In the past, water companies have focused predominantly on infrastructure solutions to develop new resources, tackle flooding and improve the quality of water they abstract.
However, Southern Water recognises that water companies can’t “build our way out of” the problems they face, and need to consider new methods of addressing them. Over the next five years the company will spend up to £15 million to research and develop new ideas.
Seamless catchment for all water users
The company is taking the lead on working to create a fully integrated water environment by 2040. This will work across all stages of the water cycle, from source through to treatment and disposal of wastewater.
IWCM will create a seamless catchment for all water users, including domestic customers, businesses and farmers, by removing existing legal, regulatory and historic responsibilities and replacing them with a new, integrated framework. Protecting the natural environment and driving activities that enhance the natural capital is at the heart of this approach.
The IWCM approach is in tune with European legislation and based on the same principles of efficiency, sustainability and equity. The aim of the legislation is to ensure that all activities that have an impact on water are sustainable – which is the vision behind IWCM.
Collaboration over 130 bodies of waters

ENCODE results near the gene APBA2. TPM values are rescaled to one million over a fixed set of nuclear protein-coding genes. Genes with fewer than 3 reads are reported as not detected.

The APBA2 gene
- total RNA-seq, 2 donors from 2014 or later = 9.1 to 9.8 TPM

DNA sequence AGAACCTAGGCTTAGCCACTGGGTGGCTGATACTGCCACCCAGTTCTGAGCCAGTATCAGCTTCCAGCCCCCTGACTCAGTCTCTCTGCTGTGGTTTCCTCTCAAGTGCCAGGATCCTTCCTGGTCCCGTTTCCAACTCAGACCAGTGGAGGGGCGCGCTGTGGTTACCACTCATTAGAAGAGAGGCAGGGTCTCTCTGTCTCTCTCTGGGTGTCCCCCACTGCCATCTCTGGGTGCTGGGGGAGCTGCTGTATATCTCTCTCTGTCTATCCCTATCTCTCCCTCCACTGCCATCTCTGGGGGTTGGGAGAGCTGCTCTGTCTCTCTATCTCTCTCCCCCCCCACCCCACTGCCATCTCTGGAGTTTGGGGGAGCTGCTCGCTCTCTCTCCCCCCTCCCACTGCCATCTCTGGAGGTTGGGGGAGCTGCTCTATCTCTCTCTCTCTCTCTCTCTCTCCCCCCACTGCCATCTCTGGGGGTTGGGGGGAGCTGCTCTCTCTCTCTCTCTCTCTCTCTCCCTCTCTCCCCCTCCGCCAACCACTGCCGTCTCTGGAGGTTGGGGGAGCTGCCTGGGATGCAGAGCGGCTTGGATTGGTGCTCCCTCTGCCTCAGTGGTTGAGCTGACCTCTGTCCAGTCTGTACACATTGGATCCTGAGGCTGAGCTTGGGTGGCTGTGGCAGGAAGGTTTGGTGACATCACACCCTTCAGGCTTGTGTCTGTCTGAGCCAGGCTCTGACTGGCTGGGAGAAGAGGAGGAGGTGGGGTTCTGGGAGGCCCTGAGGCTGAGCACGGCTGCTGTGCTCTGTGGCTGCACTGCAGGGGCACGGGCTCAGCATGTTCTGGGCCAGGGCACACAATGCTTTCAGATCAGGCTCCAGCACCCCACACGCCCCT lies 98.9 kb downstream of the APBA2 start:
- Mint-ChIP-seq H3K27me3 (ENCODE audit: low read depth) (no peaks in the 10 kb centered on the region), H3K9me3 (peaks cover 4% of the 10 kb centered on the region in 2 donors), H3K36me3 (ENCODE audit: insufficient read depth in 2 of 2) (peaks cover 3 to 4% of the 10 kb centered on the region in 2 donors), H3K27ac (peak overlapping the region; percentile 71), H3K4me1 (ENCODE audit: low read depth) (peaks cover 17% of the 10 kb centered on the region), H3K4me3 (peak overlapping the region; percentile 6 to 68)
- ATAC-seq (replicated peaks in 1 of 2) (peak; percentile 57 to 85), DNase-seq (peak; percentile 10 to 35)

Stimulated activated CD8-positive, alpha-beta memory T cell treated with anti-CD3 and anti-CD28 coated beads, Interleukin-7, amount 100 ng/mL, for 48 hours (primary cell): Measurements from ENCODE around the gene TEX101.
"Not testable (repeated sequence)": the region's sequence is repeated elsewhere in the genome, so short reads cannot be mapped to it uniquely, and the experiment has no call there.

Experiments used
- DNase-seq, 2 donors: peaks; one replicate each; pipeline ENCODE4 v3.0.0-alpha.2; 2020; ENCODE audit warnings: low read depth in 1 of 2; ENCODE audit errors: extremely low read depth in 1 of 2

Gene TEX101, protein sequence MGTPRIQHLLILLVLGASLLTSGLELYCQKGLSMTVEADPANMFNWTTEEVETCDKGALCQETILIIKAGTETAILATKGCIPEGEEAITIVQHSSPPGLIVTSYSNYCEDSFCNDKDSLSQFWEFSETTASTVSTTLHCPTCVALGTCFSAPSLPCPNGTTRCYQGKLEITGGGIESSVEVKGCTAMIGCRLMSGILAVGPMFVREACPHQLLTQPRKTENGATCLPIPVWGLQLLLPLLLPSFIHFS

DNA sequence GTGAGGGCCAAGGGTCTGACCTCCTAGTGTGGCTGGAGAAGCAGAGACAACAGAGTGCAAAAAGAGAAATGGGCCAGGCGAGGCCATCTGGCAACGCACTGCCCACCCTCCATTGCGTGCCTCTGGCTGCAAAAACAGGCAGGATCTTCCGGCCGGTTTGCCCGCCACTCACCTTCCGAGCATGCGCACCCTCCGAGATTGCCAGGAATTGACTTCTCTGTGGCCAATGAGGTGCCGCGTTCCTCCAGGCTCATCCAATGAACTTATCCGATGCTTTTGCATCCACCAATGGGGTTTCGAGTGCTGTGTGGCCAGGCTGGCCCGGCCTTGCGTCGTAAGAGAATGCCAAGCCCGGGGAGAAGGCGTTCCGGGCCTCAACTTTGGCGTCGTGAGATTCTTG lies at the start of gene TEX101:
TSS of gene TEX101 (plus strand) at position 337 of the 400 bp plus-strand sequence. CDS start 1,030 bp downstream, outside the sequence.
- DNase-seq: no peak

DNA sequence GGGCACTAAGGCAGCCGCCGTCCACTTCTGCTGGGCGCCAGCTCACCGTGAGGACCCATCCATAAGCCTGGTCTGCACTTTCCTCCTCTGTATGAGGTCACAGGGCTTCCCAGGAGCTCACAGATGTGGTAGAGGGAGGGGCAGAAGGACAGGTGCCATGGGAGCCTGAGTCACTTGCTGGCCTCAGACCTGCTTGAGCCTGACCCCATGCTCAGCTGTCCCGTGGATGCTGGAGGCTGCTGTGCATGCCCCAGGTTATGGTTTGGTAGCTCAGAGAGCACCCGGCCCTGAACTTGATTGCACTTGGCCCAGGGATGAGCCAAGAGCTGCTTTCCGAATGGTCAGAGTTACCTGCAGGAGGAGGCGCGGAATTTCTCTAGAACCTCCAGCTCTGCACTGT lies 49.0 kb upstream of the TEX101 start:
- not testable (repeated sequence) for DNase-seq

Collaboration is integral to the approach that Southern Water is taking. The company is already working with local farmers to reduce the amount of nitrates entering its water sources, which improves the quality of water in the environment and reduces treatment costs.
This catchment-based approach was supported by more than 90 per cent of Southern Water’s customers when they were consulted through the company’s Business Plan submission.
Southern Water has chosen two catchments – Rother and Western Streams in Sussex and Medway in Kent – to develop the new approach. These cover more than 3,200km² and 130 bodies of water and were chosen because of their mix of water users, their environmental circumstances and their variety of water cycle challenges.
These pilot areas give Southern Water the opportunity to build on experience from work already ongoing, to enhance relationships, learn vital information about the areas and begin developing the framework for IWCM.
Southern Water will use this experience to start developing a framework for a fully integrated water cycle. In order to remove barriers, a new working environment needs to be created. This involves setting out the responsibilities of each user, agreeing a legal framework to ensure the duties are carried out and deciding on the best way of measuring how effective any measures are.
Southern Water plans to phase in elements of IWCM over the next 25 years working with customers, stakeholders and government to create a fully integrated water environment.
For more information see the Southern Water website.
For more information on catchment management principles and examples of these in practice, see the Catchment Based Approach (CaBA) website.